Apps, computer games gaining traction as weight loss tools

Woman sitting with laptop computer on lap

Research on how technology-based behavioral training can impact eating decisions is spurring deeper study involving an app and a computer game aimed at reducing sugary foods intake and boosting weight loss.

The researchers of the study, published at ScienceDirect, found that computerized inhibitory control training (ICT) and mindful decision-making training (MDT) can stem junk food intake and boost better eating decisions. The study involved 119 salty snack food eaters using a smartphone-based ecological momentary assessment system.

“These results provide qualified support for the efficacy of both types of training for decreasing hedonically-motivated eating. Future research should investigate the additive benefit of de-atomization training to standard weight loss interventions,” the study's authors write.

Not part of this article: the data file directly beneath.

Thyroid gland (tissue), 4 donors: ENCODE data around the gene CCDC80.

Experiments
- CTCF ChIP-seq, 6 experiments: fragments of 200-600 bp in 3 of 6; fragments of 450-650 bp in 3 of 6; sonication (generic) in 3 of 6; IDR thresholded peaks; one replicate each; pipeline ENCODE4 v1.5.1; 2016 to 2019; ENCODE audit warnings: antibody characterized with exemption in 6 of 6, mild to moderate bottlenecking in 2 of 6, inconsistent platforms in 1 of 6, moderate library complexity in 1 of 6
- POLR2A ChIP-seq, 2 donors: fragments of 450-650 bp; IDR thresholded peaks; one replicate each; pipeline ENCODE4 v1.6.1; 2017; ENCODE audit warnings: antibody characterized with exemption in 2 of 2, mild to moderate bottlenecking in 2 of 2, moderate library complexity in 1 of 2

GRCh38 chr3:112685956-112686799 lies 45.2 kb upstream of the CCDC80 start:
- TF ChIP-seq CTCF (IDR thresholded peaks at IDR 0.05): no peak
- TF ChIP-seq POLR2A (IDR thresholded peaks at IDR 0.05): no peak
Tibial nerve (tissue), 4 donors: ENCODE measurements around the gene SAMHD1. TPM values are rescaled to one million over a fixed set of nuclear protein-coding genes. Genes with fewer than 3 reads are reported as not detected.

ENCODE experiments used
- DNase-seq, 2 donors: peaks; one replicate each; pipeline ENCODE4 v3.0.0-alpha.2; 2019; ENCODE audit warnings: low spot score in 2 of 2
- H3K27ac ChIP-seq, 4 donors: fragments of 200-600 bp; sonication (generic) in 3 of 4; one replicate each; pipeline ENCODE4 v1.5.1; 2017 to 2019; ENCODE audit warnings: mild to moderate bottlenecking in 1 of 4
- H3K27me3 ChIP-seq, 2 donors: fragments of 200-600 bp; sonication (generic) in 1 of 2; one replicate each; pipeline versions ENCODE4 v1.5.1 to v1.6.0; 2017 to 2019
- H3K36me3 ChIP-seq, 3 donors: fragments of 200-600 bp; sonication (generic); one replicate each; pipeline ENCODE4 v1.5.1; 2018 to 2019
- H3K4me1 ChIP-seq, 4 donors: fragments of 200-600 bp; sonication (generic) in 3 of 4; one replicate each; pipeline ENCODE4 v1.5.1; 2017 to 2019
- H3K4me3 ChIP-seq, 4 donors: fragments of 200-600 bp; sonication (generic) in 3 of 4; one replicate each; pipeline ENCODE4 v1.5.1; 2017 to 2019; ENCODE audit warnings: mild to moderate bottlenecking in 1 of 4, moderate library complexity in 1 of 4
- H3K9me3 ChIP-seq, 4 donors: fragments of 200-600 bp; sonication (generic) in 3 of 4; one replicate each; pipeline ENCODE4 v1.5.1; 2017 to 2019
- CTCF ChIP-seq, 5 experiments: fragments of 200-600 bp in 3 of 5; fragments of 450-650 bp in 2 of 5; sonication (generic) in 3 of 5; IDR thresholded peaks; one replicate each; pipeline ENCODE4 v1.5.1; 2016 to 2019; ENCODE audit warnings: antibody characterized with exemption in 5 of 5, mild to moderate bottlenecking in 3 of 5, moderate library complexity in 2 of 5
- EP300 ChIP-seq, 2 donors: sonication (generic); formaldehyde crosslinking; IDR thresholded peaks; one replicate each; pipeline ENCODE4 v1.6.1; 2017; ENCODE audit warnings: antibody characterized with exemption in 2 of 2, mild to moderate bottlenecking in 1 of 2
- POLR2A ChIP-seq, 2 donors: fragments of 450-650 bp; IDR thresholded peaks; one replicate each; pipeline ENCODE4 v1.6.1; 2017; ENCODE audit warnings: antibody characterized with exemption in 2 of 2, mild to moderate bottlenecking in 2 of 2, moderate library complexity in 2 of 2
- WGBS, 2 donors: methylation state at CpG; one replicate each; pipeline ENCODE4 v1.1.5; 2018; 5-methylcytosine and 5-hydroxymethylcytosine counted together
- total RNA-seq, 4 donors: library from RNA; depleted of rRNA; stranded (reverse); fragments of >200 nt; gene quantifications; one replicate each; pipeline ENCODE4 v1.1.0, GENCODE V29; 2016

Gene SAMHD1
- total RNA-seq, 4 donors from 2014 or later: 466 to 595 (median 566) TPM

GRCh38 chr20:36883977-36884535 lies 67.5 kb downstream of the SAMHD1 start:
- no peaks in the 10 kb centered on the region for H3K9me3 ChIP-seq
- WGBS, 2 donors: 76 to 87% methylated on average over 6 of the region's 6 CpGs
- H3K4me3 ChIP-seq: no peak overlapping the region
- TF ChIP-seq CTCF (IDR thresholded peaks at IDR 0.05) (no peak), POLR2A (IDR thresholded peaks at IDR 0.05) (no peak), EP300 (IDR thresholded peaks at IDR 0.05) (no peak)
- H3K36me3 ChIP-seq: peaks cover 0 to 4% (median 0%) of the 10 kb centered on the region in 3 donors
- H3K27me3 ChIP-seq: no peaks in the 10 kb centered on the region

That future research, as reported by DrexelNOW, is moving forward; two new studies are in the works based on the initial research findings.

One study will involve a computer training game, called DietDash, aimed at boosting self-control mechanisms regarding sugary food. The second uses an app, DietAlert, that works with the Weight Watcher’s app and was created with help from the Obesity Society. The app alerts users when they’re veering off diet plans and monitors eating habit patterns.

“Millions of people are trying to lose weight, and they are going about it in a reasonable way--by trying to reduce calories. But you’re going to slip from your diet plan. That pretty much happens to everyone,” Evan Forman, Ph.D., professor of psychology in Drexel's College of Arts and Sciences, told DrexelNOW. “You could say the secret of helping people actually lose weight is preventing these lapses, so we concentrated on how to best do that.”

As FierceMobileHealthcare has previosuly reported, mobile apps are growing in use by patients to help them better get a picture of their health. However, a study released earlier this year found that overall device adherence by both healthy patients and those managing chronic conditions drops over time due to device fatigue and the challenge of managing more than one device.

For more information:
- read the DrexelNOW article
- read the study published at ScienceDirect